Heart disease risk predicted from urine test

Sampple tubes being filled

Small amounts of a protein in urine are linked to an increased risk of dying of cardiovascular disease, finds a decade-long study, providing the possibility of an early warning check that could save lives.

A decade-long study in Korea, led by Professor Christopher Byrne from the NIHR Southampton Biomedical Research Centre, has revealed a link between low levels of the protein albumin in urine and deaths from cardiovascular disease.

Identifying the link

Using data collected from just over 37,000 middle-aged working adults visiting a clinic in Korea from 2002 to 2012, the researchers found a link between low levels of albumin in daily urine samples and an increased risk of developing high blood pressure and dying of cardiovascular disease.

A standard test for chronic kidney disease, high levels of the blood protein albumin in the urine can indicate that the kidneys, which act as a sieve to filter out waste products from the blood, are damaged and protein is leaking into the urine.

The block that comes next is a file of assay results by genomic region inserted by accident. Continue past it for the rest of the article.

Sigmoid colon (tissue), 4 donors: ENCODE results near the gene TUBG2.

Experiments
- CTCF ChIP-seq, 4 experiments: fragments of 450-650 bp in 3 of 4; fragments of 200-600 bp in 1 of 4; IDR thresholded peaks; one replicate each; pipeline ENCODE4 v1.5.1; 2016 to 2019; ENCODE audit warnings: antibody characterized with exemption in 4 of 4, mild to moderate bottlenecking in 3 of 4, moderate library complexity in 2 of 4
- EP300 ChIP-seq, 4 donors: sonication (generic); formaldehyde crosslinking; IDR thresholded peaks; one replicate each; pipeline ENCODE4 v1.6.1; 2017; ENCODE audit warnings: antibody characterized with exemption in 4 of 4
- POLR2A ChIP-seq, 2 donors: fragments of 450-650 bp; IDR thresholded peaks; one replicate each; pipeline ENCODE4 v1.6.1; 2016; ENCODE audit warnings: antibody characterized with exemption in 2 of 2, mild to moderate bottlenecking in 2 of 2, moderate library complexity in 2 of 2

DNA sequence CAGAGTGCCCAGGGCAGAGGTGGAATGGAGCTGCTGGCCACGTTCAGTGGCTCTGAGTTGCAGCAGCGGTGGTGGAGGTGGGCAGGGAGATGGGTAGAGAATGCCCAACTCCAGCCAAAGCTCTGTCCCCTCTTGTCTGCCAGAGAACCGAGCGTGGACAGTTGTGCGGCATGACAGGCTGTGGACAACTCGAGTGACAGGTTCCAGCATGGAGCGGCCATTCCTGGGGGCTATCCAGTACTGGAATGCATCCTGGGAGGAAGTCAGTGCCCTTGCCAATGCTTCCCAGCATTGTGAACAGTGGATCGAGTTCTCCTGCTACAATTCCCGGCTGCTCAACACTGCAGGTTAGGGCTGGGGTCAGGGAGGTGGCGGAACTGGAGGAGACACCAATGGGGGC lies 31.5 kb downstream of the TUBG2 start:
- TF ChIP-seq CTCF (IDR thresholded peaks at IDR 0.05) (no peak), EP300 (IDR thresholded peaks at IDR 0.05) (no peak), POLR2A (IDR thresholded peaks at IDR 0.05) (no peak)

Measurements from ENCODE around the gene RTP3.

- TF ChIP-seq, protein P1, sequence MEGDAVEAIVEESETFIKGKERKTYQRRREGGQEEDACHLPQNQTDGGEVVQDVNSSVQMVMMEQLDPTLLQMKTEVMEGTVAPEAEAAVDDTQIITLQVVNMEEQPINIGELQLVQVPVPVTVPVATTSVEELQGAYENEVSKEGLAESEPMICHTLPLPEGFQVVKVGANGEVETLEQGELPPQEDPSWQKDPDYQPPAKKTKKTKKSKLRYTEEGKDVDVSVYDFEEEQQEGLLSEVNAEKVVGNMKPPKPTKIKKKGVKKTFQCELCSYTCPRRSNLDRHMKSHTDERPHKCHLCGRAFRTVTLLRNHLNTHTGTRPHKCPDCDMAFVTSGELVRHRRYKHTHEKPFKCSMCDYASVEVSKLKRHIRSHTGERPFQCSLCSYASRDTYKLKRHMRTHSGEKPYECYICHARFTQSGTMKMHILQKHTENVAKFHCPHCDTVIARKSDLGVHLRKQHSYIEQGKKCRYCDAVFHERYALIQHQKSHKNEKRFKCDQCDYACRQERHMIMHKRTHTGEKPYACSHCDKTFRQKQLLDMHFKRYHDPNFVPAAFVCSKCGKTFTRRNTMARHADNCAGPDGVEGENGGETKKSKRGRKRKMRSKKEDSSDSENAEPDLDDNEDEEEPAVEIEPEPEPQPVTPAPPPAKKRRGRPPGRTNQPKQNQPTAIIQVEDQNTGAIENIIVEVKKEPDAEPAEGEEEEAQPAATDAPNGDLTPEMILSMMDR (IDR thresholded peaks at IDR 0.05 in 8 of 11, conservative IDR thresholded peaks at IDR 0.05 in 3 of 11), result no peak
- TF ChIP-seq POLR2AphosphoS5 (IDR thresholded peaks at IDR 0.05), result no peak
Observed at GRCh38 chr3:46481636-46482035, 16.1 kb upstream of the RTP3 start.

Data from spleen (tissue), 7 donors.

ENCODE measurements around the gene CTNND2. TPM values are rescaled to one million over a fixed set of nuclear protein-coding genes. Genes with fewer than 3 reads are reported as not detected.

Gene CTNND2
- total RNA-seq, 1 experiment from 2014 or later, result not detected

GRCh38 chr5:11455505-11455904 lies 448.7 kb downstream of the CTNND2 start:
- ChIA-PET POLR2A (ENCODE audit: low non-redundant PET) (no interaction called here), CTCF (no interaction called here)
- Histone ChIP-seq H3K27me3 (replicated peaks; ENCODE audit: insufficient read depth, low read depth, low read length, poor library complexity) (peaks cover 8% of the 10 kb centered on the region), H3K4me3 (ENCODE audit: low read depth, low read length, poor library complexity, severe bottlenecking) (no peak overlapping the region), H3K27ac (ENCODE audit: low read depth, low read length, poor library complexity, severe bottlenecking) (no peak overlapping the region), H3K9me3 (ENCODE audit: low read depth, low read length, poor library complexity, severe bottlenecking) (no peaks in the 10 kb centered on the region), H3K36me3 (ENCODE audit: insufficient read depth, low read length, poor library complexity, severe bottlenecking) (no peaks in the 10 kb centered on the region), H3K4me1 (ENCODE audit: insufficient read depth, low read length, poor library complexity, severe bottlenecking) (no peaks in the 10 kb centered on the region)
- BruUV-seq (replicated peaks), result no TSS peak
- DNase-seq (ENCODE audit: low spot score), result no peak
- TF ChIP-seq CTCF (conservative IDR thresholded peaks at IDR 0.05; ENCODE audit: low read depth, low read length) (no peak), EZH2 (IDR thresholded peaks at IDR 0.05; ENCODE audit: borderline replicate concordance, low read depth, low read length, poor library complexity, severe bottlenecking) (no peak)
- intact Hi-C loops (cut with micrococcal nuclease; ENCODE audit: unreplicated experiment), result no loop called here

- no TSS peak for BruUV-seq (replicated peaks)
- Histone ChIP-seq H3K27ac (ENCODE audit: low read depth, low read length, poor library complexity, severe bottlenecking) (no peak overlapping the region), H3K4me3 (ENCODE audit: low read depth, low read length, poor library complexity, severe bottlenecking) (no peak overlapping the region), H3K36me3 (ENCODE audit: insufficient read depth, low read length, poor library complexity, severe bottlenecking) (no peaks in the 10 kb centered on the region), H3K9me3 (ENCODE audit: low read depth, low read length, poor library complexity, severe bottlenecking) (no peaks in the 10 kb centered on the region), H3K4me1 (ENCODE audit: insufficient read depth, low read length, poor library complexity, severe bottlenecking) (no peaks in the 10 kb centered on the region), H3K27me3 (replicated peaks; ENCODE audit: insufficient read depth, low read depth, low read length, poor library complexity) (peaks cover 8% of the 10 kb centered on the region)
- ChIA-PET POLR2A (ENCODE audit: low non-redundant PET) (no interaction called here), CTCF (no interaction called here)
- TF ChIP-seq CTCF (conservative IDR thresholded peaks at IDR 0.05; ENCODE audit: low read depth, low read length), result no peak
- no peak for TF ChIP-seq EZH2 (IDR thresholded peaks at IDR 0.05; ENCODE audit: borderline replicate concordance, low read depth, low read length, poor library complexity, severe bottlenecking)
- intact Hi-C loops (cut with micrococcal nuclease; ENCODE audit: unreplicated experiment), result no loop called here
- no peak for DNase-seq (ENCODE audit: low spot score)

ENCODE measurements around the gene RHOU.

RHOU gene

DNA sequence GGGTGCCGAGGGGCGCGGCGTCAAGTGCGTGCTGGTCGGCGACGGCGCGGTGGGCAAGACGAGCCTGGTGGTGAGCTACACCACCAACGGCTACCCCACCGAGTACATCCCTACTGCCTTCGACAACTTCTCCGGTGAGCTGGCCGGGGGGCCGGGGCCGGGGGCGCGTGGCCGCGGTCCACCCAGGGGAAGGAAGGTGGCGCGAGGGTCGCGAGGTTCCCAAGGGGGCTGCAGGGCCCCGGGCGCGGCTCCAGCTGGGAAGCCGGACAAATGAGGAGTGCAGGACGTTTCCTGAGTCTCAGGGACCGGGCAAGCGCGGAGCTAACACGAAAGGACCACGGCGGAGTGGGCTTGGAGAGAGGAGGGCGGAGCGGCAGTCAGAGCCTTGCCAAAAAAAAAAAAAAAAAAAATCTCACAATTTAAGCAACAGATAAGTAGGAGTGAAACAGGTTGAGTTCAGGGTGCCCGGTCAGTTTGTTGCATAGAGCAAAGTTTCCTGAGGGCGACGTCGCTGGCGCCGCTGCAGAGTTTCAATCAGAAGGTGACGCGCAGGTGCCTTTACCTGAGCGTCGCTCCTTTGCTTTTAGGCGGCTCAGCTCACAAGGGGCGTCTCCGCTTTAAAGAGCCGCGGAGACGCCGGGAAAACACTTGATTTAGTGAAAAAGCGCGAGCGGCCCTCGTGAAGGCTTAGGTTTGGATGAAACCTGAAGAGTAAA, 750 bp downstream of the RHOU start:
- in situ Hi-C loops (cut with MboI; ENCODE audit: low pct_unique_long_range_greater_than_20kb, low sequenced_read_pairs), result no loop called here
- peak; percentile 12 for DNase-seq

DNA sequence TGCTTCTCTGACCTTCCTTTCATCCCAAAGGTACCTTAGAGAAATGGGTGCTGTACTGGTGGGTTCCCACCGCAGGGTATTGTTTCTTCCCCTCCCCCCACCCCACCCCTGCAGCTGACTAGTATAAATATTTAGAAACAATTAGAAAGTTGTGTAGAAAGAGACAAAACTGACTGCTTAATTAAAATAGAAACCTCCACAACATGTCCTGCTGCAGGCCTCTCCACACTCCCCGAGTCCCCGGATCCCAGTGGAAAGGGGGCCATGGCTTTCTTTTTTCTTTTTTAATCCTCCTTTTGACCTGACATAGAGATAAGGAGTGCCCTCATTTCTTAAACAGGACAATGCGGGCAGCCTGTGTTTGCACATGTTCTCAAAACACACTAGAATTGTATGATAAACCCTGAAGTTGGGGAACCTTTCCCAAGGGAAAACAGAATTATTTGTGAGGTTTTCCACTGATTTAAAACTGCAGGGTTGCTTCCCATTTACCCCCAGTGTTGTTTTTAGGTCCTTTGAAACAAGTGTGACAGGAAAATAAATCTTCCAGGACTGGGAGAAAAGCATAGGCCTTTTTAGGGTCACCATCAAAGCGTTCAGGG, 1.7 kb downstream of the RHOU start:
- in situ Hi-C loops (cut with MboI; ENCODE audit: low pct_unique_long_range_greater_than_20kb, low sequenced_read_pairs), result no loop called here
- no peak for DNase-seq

However, this study looked at much smaller amounts of albumin in the urine of people who were relatively healthy and didn’t have kidney disease, at concentrations below the level considered to be harmful.

Preventing deaths

Cardiovascular disease encompasses all diseases of the heart and circulation, and is responsible for more than a quarter (26%) of all deaths in the UK - nearly 160,000 deaths each year.  

For the first time, this research, published in the Journal of the American Heart Association, shows that low levels of albumin in urine are an indicator of increased risk of cardiovascular disease.

It raises the possibility of using a urine test to detect the early stages of heart disease, enabling preventative measures to be taken before it is too late.

Posted on Monday 10 October 2016